First Pope – The Catholic Church has the Answer

Why do Catholics believe that Peter the Apostle was the first Pope, when the word “Pope” doesn’t even appear in Catholic Bibles? Just where does the Pope get his authority to rule over the Catholic Church?

True, the word “Pope” doesn’t appear in the Bible – but then neither do the words “Trinity,” “Incarnation,” “Ascension” and “Bible” appear in the Bible. However, they are referred to by other names. The Bible, for example, is referred to as “Scripture.” The Pope, which means head bishop of the Church, is referred to as the “rock” of the Church, or as the “shepherd” of the Church. Christ used that terminology when He appointed the Apostle Peter the first head bishop of His Church, saying: “Blessed art thou, Simon Bar-Jona . . . Thou art Peter, and upon this rock I will build my church.” (Matt. 16:17-19). “There shall be one fold and one shepherd.” (John 10:16). “Feed my lambs . . . feed my sheep.” (John 21:15-17). The words “rock” and “shepherd” must apply to Peter, and they must distinguish him as the head Apostle, otherwise Christ’s statements are so ambiguous as to be meaningless. Certainly the other Apostles understood that Peter had authority from Christ to lead the Church, for they gave him the presiding place every time they assembled in council (Acts 1:15, 5:1-10), and they placed his name first every time they listed the names of the Apostles. (Matt. 10:2, Mark 3:16, Luke 6:13-14, Acts 1:13).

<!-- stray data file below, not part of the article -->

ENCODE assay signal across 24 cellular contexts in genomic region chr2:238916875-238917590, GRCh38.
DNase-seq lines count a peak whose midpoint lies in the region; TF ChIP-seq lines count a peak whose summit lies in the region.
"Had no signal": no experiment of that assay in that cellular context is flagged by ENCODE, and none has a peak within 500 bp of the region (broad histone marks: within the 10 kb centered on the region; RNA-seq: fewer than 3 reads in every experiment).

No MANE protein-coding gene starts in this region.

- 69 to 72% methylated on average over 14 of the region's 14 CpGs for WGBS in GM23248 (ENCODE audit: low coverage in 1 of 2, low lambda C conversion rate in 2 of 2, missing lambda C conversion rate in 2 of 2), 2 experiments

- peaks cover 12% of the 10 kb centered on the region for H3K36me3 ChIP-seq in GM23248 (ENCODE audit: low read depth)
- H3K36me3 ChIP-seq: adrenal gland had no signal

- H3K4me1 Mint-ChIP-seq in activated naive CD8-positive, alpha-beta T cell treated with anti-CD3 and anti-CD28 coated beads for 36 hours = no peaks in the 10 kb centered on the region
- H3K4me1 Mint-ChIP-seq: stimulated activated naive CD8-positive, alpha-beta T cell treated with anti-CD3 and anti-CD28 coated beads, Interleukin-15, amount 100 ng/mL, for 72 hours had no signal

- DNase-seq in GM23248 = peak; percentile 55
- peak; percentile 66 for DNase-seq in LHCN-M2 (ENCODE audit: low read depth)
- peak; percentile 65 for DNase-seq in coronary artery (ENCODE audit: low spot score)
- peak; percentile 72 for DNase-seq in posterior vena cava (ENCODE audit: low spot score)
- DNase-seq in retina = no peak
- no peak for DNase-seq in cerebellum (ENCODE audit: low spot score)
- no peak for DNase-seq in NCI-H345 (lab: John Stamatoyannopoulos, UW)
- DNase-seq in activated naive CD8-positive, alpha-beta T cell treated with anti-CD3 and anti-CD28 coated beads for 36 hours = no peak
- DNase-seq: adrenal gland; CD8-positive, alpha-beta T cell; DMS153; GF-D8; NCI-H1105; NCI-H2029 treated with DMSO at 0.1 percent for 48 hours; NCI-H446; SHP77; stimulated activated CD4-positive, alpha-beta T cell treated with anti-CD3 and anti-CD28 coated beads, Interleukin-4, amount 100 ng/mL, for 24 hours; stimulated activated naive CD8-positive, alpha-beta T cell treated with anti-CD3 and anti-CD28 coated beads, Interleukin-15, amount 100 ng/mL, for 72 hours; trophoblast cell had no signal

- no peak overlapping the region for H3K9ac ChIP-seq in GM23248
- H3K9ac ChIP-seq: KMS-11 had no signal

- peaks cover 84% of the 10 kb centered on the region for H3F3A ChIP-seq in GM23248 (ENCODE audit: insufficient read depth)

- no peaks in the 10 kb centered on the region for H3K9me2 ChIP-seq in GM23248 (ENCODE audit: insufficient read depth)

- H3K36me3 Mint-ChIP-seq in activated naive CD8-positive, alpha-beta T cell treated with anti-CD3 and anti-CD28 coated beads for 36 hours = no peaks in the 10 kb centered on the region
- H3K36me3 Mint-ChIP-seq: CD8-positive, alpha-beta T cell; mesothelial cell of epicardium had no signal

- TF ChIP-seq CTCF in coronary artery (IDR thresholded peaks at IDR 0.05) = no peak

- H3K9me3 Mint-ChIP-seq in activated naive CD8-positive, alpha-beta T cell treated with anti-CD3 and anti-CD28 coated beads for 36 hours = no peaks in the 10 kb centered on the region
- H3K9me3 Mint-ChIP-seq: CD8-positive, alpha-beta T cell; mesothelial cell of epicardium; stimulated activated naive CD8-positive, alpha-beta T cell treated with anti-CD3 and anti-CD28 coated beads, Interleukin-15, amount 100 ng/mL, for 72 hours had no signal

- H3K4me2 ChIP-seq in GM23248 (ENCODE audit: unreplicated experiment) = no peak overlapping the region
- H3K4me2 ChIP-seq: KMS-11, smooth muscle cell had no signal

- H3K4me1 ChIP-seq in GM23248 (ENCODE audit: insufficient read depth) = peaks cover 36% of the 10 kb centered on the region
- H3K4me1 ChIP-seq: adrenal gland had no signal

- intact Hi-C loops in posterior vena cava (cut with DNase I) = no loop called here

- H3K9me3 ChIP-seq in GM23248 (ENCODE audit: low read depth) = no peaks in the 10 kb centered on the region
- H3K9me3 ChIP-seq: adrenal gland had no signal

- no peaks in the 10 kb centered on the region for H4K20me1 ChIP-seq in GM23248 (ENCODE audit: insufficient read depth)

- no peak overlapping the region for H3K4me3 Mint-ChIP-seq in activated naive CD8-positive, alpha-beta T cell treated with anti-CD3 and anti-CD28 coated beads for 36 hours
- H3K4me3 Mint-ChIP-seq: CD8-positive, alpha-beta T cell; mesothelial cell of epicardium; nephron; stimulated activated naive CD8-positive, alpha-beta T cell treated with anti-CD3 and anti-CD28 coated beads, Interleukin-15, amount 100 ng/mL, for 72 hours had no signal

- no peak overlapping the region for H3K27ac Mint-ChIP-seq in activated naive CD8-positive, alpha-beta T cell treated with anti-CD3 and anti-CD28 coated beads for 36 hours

In addition, there is the testimony of the Church Fathers. In the second century St. Hegessipus compiled a list of Popes to the time of Anicetus (eleventh Pope) which contained the name of St. Peter as first. Early in the third century the historian Caius wrote that Pope Victor was “the thirteenth Bishop of Rome from Peter.” In the middle of the third century St. Cyprian related that Cornelius (twenty-first Pope) “mounted the lofty summit of the priesthood . . . the place of Peter.” Even Protestant historians have attested to Peter’s role as first Bishop of Rome, first Pope of the Catholic Church. Wrote the eminent Protestant historian Cave in his Historia Literaria: “That Peter was at Rome, and held the See there for some time, we fearlessly affirm with the whole multitude of the ancients.” Hence the source of the Pope’s authority to rule over the Catholic Church is quite obvious: It was given him by none other than Jesus Christ – by God Himself.

Author: Paul Whitcomb
Nihil Obstat: Rev. Edmund J. Bradley Censor Deputatus
Imprimatur: Timothy Manning, Auxiliary Bishop of Los Angeles, Vicar General
April 13, 1961

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